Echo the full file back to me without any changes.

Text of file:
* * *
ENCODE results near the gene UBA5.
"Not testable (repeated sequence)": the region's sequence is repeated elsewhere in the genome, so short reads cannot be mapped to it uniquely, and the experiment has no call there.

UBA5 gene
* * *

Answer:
ENCODE results near the gene UBA5.
"Not testable (repeated sequence)": the region's sequence is repeated elsewhere in the genome, so short reads cannot be mapped to it uniquely, and the experiment has no call there.

UBA5 gene